Te Papa's Gallipoli exhibition  the $8 million exhibition immerses visitors in the sights, sounds and emotions of the bloody conflict.
Te Papa
Te Papa's Gallipoli exhibition the $8 million exhibition immerses visitors in the sights, sounds and emotions of the bloody conflict.

I can see why: the $8 million exhibition immerses visitors in the sights, sounds and emotions of the bloody conflict, told through the heart-wrenching stories of eight New Zealanders. Because the boys and girls at Weta were involved, and doing things the ordinary way isn't in their DNA, the silicon figures are 2.4 times human scale, weigh between 90 and 150kg, and took around 24,000 hours to make and install.

The attention to detail, to ensure they're as realistic as possible, is incredible, helped no doubt by the human hair that was used atop heads (horse and yak hair were used on faces and noses). Even the grotesquely large flies crawling on an open tin of corned beef are eerily realistic.

Don't forget to look down as you make your way through the exhibition – red crosses on the floor represent the 2779 Kiwis who lost their lives in Gallipoli. No matter what your opinion of war, this is essential viewing for every New Zealander.

The Great War exhibition is on at Dominion Museum.
TE PAPA/SUPPLIED
The Great War exhibition is on at Dominion Museum.

As is The Great War Exhibition, across town in the Dominion Museum, the jewel in the Pukeahu Park's tiara. The last time I crossed this threshold was on a primary school trip and I can still picture the manky dinosaur skeleton in the entrance which looked as though it had never been dusted.

What a difference a few decades make. Again, the good folks at Weta have employed a mix of props, artefacts and items from Sir Peter Jackson's own collection to tell the story of WWI from its pre-1914 origins to the Treaty of Versailles in 1919, with particular emphasis on the Kiwi involvement.

Head Curator Ian Wards tells us Jackson banned the use of black and white photography from the exhibition.

The Great War exhibition tells the story of WWI from its pre-1914 origins to the Treaty of Versailles in 1919.
TE PAPA/SUPPLIED
The Great War exhibition tells the story of WWI from its pre-1914 origins to the Treaty of Versailles in 1919.

"More than 170 original war photos were colourised, which makes them look as though they were taken yesterday," says Wards. "It really brings the images to life for people in a way that black and white doesn't."   

The journey begins in a small Belgian town in 1914, shows recruits signing up to fight and features everything from a German tank (which had to be lowered through the roof) to an early London bus, one of 900 stripped of their bright red livery for use as troop carriers. We step over soil shipped in from Passchendaele and the Somme but the biggest lump in our throats is reserved for the model of Chunuk Bair and the roll-call of more than 850 Kiwis who died on this hilly ground.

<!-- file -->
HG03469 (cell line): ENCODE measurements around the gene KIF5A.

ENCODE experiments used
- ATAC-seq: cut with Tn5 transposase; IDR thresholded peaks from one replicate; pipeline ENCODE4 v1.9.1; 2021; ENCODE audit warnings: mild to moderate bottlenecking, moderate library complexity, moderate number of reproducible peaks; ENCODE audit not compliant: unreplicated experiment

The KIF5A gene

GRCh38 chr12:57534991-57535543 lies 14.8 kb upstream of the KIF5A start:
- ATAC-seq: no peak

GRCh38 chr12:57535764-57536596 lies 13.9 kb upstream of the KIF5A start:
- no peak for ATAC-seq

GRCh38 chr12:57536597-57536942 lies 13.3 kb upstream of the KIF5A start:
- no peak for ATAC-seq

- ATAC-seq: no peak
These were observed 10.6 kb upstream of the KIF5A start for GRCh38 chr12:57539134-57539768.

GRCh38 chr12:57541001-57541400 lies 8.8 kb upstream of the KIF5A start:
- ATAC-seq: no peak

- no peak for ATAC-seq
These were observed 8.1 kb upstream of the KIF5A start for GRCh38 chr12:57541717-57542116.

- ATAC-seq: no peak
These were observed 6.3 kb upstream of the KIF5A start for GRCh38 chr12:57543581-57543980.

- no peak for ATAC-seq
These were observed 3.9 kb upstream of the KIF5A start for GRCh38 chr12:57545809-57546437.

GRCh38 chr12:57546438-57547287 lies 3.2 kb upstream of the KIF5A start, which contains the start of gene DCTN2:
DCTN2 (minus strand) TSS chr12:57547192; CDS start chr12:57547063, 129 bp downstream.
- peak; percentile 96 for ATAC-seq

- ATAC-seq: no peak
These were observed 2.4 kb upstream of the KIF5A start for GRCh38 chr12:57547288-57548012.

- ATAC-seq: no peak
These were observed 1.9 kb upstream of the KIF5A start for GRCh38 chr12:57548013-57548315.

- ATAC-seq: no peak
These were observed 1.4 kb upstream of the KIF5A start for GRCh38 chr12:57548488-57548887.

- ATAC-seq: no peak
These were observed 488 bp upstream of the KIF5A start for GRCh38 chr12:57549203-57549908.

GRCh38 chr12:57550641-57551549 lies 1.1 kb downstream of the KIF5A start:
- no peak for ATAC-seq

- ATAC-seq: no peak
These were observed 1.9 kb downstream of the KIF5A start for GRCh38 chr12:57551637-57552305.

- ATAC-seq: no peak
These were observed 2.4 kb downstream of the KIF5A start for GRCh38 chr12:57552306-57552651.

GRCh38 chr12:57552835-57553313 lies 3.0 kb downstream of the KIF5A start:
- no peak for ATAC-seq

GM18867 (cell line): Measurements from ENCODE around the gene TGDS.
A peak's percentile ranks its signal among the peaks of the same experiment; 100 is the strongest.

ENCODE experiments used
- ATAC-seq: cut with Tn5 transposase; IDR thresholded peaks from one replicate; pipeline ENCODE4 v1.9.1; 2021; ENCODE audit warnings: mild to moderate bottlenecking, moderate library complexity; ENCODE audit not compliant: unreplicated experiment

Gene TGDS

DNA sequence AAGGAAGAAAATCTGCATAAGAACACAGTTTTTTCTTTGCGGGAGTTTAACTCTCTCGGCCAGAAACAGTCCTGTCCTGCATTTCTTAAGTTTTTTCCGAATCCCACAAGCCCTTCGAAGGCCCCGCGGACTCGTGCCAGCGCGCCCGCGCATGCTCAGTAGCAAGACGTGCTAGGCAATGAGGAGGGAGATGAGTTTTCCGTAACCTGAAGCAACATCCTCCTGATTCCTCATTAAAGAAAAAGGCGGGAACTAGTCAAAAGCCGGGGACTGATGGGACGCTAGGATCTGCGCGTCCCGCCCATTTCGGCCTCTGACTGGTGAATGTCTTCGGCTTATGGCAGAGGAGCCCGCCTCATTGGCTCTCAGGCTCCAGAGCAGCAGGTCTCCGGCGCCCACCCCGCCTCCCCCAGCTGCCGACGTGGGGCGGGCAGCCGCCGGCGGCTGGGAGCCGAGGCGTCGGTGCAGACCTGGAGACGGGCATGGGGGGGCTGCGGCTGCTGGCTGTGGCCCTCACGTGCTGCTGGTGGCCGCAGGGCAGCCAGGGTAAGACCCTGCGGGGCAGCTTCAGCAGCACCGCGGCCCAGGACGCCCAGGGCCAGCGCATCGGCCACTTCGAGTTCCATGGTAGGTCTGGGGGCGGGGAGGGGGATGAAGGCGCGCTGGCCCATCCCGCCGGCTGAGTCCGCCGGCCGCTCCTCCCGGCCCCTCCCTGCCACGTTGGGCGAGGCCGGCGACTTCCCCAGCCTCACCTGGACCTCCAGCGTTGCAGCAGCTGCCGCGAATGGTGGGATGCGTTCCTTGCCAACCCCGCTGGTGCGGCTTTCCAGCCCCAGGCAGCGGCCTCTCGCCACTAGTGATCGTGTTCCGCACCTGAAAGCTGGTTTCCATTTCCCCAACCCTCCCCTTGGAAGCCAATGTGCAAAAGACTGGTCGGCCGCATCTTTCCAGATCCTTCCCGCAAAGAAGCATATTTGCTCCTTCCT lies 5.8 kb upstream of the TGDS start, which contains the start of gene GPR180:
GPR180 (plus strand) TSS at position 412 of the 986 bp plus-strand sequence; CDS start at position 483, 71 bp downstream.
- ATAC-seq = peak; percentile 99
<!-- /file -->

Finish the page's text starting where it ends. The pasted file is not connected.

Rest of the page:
The big hand is long past lunch by the time we taxi to Miramar so we do what any sensible person would do and call into the Roxy where Weta Workshop co-founder Sir Richard Taylor teamed up with a bunch of his film and foodie mates to restore the cinema and restaurant to its former glory.

Te Papa's Gallipoli: The Scale of Our War opened in April.
Te Papa
Te Papa's Gallipoli: The Scale of Our War opened in April.

Roxy's head of events, Alice Sisley, joins us for polenta gnocchi, washed down with cocktails from award-winning mixologist Ray Letoa. 

I could quite easily settle in for the afternoon, but Wellington's latest attraction awaits. The Thunderbirds Are Go exhibition takes visitors on an interactive adventure through the newest Weta project. 

Admittedly, I've got some skin in this game, given my husband has spent the past few years animating Scott, Virgil and the rest of the International Rescue crew for the reworked TV series which celebrates the 50th anniversary of Thunderbirds. But seeing the sets up close and giggling at the memorabilia, most of which comes from Sir Richard Taylor's childhood collection, is a real treat.

A mural at Coco at The Roxy.
KATE WHITLEY/TE PAPA
A mural at Coco at The Roxy.

John, a tourist from Britain, tells me he's been in love with Thunderbirds since childhood and detoured to the Capital specifically to check out both this and the DreamWorks exhibition.

"Disneyland may be the happiest place on earth but today, Wellington comes close," he says.

MORE INFORMATION 

Coco at The Roxy.
Te Papa
Coco at The Roxy.

The DreamWorks Animation Exhibition: Journey from Sketch to Screen is on at Te Papa until 28 March 2016. See tepapa.govt.nz.

Gallipoli: The Scale of Our War runs until 2018. See gallipoli.tepapa.govt.nz.

The Great War Exhibition. See greatwarexhibition.nz.

Thunderbirds are Go! Exhibition. See wetaworkshop.com

Roxy. See roxycinema.co.nz

The writer was a guest of Positively Wellington Tourism, see wellingtonnz.com